Former Beatle Paul McCartney will return to perform in Baltimore this summer for the first time since 1964, playing at Oriole Park at Camden Yards, according to sources with knowledge of the arrangements.
McCartney will be the second performer ever to headline a stand-alone concert in the ballpark since it opened in 1992.
The team has scheduled a “major announcement” for Friday morning to be attended by Orioles CEO John Angelos and Mayor Brandon Scott. While the team’s advisory did not disclose details, two sources told The Baltimore Sun that McCartney was including the stadium among his stops on a summer tour but did not provide a date.
Representatives of the Orioles and the mayor’s office declined Thursday to disclose the details of the announcement.
The news comes amid the ongoing Major League Baseball lockout, which could lead to the alteration of teams’ regular-season schedules. It’s unclear how such a change would impact the timing of McCartney’s concert.
McCartney, 79, will be the next chapter in the ballpark’s foray into musical entertainment. The stadium’s first such concert — a sold-out appearance from Billy Joel in 2019 — went off largely without a hitch, though complaints surfaced about the event’s bag policy and heavy foot traffic into the infield. Joel set up shop in center field, where large white floorboards protected grass and dirt.
It represented a shift for Camden Yards. The ballpark, which turns 30 this year, had balked at hosting concerts before.
A 1994 effort from the Maryland Stadium Authority, the Orioles’ landlord, to book a concert featuring Pink Floyd and The Rolling Stones didn’t receive approval from team owner Peter Angelos. Van Halen filed a $2 million lawsuit against the Orioles in 2004, claiming the team backed out of an agreement for the band to play the ballpark’s first concert.
John Angelos, one of Peter Angelos’ sons, has since taken control of the team’s operations, serving as the Orioles’ chairman and CEO.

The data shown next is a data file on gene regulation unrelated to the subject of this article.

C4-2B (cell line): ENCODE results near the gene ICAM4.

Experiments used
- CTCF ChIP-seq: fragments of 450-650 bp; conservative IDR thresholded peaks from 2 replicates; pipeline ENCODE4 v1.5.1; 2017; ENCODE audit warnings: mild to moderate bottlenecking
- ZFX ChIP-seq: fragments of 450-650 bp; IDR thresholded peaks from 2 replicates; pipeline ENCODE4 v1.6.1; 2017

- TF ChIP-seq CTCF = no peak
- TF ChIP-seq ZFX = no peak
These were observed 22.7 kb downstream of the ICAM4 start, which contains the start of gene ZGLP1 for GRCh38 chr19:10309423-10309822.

The Orioles have made postgame concerts a regularity in recent seasons through the Birdland Summer Music Series, which typically features up-and-coming artists. In September, fans waited out a rain delay not to watch the Orioles, but to see folk rock band The Avett Brothers perform after an extra-inning walk-off win over the New York Yankees. An announced crowd of more than 20,000 fans attended the game, the Orioles’ largest weekday draw since July 2019.
Amid a rebuild that has seen the Orioles lose at least 108 games in each of the past three full seasons, attendance has dwindled to among the lowest in MLB. While waiting for the team’s performance to begin drawing fans back to Camden Yards, the organization has planned concerts and other events to attract crowds, a trend that will continue even if winning baseball returns to Baltimore.
McCartney’s last performance in the city, alongside Beatle bandmates John Lennon, Ringo Starr and George Harrison, set off a near-unsurpassable furor. On Sept. 13, 1964, thousands of fans — many of them teenage girls — descended upon the Baltimore Civic Center (now called Royal Farms Arena) for back-to-back half-hour concerts, parts of which could scarcely be heard above the din. Each show drew 13,000 people. Meanwhile, the Orioles, playing that afternoon at Memorial Stadium, had about 3,000 fans in attendance.
Concertgoers paid just a few dollars for the 1964 shows. According to Sun archives, fans tried every manner of trickery to sneak backstage, or into the Holiday Inn on Lombard Street to catch sight of the boy band. After the shows, the foursome held an all-night party atop the hotel, at the revolving restaurant La Ronde.
Despite the splash, those concerts marked the Beatles’ — and McCartney’s — only show in Baltimore. In 1976, McCartney performed in Maryland with his band, Wings, at Landover’s Capital Centre, which was demolished in 2002. In 2009, he performed at FedEx Field in Maryland.
McCartney has played baseball stadiums previously, including Nationals Park in Washington in 2013 and Los Angeles’ Dodgers Stadium, San Diego’s Petco Park and the Texas Rangers’ then-home of Globe Life Park in 2019.
Baltimore sports radio station 105.7 The Fan first reported Thursday afternoon on McCartney’s planned appearance.
Baltimore Sun librarian Paul McCardell contributed to this article.